The Federal Communications Commission scored a major political win today as it announced a $25 million settlement with Verizon Wireless over so-called mystery charges.
While critics complain that the FCC has been dragging its feet on issues such as Net neutrality, the agency announced that it has not only forced Verizon Wireless to refund more than $50 million to consumers for overcharging them, but it has also gotten the nation's largest cell phone operator to pay another $25 million to the U.S. Treasury as a penalty.
The payment is the largest in FCC history and the settlementinto these overcharges, the FCC said in a statement. Earlier this month, Verizon had issued a statement that it planned to refund a minimum of $52.8 million to approximately 15 million customers. It also promised to make sure that consumers are no longer charged the mystery fees.
"Today's consent decree sends a clear message to American consumers: the FCC has got your back," FCC Chairman Julius Genachowski said in a statement. "People shouldn't find mystery fees when they open their phone bills--and they certainly shouldn't have to pay for services they didn't want and didn't use. In these rough economic times, every $1.99 counts."
The FCC's Enforcement Bureau began investigating Verizon Wireless in January 2010 after large numbers of consumers complained that they were getting unexampled data charges on their bills. The investigation focused on "pay-as-you-go" data fees. Verizon charges $1.99 per megabyte of data used. These were customers who were not on an unlimited data plan.
The FCC said the investigation found that about 15 million of these pay-as-you-go customers were or may have been overcharged for data usage over the course of three years, from November 2007 to the present. According to the settlement, these fees were caused by unauthorized data transfers initiated by applications that automatically accessed the Internet, as well as people accidentally clicking on something that initiated a Web connection.
In addition to promising no more mystery fees and refunding customers, Verizon has also committed to offering data blocks on phones so that consumers can avoid data charges. And the company has agreed to improving its customer service to provide consumers with better information about services and speedier resolution to problems such as this.
In a statement issued after the settlement announcement, Verizon said that billing mistakes had been made. And it apologized to customers.
"Internal billing processes can be complex and, in this case, we made inadvertent billing mistakes," the company said. "We accept responsibility for those errors, and apologize to our customers who received accidental data charges on their bills."
In an interview earlier this month,said the company had been proactively trying to resolve these issues for some time.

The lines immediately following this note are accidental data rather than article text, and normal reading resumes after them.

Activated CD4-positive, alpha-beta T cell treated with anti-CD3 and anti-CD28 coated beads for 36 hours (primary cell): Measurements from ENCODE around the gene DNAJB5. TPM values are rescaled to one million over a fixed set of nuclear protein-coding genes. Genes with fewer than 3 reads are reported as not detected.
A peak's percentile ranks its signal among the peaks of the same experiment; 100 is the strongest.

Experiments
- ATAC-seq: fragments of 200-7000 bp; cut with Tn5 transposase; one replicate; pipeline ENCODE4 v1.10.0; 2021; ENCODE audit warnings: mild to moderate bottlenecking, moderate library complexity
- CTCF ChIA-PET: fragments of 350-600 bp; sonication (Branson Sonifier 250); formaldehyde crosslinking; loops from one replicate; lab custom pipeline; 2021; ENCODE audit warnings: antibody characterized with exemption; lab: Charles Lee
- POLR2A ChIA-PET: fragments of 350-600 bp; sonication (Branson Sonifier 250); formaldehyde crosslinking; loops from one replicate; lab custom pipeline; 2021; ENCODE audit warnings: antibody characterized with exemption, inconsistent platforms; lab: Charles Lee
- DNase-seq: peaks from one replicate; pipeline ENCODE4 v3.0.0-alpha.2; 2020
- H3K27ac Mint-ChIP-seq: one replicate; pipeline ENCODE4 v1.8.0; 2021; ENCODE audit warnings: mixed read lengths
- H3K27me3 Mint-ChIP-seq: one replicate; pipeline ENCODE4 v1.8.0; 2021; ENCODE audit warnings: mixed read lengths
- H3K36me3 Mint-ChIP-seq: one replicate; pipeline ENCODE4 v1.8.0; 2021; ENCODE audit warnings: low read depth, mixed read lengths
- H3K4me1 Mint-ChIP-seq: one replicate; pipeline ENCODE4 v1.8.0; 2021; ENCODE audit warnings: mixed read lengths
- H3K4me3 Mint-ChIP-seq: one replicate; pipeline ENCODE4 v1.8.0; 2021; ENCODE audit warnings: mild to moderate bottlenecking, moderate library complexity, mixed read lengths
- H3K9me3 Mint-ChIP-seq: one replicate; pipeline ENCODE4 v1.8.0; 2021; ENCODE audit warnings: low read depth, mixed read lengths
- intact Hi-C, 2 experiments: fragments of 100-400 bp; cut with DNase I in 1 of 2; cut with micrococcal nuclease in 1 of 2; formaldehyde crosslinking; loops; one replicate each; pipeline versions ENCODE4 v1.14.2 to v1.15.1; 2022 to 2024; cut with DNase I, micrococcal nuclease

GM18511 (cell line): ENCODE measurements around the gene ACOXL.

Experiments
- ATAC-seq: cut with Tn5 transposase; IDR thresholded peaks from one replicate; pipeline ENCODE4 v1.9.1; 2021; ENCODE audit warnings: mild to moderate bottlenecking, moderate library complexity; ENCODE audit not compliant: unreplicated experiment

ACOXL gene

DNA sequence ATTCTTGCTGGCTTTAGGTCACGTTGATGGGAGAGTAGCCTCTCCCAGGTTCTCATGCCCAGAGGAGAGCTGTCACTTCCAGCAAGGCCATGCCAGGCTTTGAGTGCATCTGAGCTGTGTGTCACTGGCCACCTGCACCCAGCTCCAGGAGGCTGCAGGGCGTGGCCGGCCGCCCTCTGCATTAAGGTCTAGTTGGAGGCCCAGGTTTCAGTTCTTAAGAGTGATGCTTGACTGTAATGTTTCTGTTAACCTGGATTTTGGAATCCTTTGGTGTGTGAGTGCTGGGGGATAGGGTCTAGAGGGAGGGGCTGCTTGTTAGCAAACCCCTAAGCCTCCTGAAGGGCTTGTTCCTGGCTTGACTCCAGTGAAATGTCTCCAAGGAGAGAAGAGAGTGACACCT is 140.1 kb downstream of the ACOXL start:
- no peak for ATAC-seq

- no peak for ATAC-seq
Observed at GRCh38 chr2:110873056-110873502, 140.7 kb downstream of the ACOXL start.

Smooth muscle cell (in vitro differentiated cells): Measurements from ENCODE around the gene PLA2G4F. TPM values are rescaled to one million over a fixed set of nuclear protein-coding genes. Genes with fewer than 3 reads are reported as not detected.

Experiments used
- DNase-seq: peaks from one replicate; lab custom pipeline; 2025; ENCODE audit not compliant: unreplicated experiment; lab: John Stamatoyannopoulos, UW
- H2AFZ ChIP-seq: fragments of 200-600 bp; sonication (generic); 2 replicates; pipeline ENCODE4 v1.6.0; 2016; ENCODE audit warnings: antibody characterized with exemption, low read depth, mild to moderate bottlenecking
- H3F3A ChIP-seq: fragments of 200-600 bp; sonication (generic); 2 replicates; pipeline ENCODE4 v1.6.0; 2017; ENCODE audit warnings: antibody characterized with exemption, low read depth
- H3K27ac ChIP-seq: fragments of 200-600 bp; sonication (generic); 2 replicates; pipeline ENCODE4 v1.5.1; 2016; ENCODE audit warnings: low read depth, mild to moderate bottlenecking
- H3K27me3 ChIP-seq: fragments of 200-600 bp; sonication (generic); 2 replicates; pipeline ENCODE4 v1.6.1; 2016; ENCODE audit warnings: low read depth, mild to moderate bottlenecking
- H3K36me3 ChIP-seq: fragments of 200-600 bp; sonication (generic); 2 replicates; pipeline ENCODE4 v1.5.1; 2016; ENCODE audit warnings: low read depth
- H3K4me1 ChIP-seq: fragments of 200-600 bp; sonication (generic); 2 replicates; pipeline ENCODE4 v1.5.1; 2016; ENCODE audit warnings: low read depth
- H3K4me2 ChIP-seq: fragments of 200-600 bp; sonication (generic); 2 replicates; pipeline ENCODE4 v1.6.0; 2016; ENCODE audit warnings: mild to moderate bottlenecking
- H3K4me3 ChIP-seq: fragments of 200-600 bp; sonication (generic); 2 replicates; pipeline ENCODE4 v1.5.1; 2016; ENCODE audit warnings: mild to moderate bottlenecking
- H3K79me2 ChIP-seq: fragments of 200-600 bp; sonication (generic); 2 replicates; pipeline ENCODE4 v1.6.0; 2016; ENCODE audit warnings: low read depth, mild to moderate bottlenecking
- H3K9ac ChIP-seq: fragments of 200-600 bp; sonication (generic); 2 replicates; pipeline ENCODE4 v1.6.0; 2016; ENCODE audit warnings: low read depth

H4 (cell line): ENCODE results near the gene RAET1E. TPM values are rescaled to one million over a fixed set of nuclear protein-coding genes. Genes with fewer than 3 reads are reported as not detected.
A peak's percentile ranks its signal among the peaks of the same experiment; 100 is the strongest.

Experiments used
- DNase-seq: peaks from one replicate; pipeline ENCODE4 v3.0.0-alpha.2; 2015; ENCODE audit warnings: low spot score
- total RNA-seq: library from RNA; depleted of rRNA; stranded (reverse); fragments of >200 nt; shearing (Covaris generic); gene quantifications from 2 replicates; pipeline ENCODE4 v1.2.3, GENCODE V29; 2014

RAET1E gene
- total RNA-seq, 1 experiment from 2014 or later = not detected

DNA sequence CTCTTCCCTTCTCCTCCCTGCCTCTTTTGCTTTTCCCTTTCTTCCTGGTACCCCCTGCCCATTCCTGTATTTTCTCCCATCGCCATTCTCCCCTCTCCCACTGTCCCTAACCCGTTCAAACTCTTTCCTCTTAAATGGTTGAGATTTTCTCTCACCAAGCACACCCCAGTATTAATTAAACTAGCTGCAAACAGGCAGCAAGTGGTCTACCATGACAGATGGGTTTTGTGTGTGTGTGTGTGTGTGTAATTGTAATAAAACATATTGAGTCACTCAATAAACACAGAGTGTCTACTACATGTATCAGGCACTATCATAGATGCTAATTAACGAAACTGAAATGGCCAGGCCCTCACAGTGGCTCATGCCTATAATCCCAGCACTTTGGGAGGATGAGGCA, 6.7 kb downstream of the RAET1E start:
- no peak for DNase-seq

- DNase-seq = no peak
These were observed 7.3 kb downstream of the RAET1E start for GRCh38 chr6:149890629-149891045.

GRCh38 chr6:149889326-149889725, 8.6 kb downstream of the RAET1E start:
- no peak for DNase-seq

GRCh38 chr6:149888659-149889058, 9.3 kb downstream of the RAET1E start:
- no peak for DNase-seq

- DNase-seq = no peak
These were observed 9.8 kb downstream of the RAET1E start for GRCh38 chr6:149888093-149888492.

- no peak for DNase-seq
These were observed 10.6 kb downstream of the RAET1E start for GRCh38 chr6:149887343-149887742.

"We know the billing relationship we have with our customers is a sacred trust. And we put a lot of resources into making sure we get the bills out to customers accurately," McAdam said in an interview with CNET. "We've been working on this since we started offering BREW apps on phones. It's always been an ongoing process. It has nothing to with the FCC. We just wanted to bring them up to speed on our efforts and how the process is going. This is an ongoing process that every carrier deals with. And every carrier is trying to mitigate these problems, but some things slip through the cracks. That's what we are trying to fix now."
In the statement the company said that in September 2009, months before the FCC contacted the company about its investigation, Verizon had implemented a free 50 kilobyte allowance to limit inadvertent charges.
Verizon has already begun the process of repaying customers for accidental data charges. The company said it is notifying eligible current and former customers and it's either applying credits or sending refunds in October and November.
Current customers will be notified in upcoming bills. And former customers will receive a letter and refund check in the mail. In most cases, Verizon said the credits and refunds are in the $2 to $6 range, but some might be larger amounts. Verizon also said that the rest of its customers, 77 million of them, are not affected.
As mentioned above, the company explained that the only customers affected by inadvertent charges are those who do not have data plans. These customers choose to pay for data usage on a per megabyte basis. Most of the mystery charges stemmed from a very small data "acknowledgment" session sent by software pre-loaded on certain phones, the company said. For customers who did not have data plans and who were not otherwise using data features on their devices, this software triggered the pay as you go charge of $1.99.
"We never intended to charge customers for this "acknowledgment" data session," Verizon said in the statement. "In other cases, we accidentally charged customers for access to Web site links that were not supposed to trigger data charges."
Verizon said it has put improvements in place to prevent this from happening in the future.
"We are a company that listens to its customers and in this case we got to the bottom of a problem and resolved the errors," the statement read. "We have taken this action because it is the right thing to do. We value our customers and their trust in us, and we do everything in our power every day to earn and keep that trust."
Update at 1:33 p.m. PDT:This story has been updated with statements from Verizon Wireless.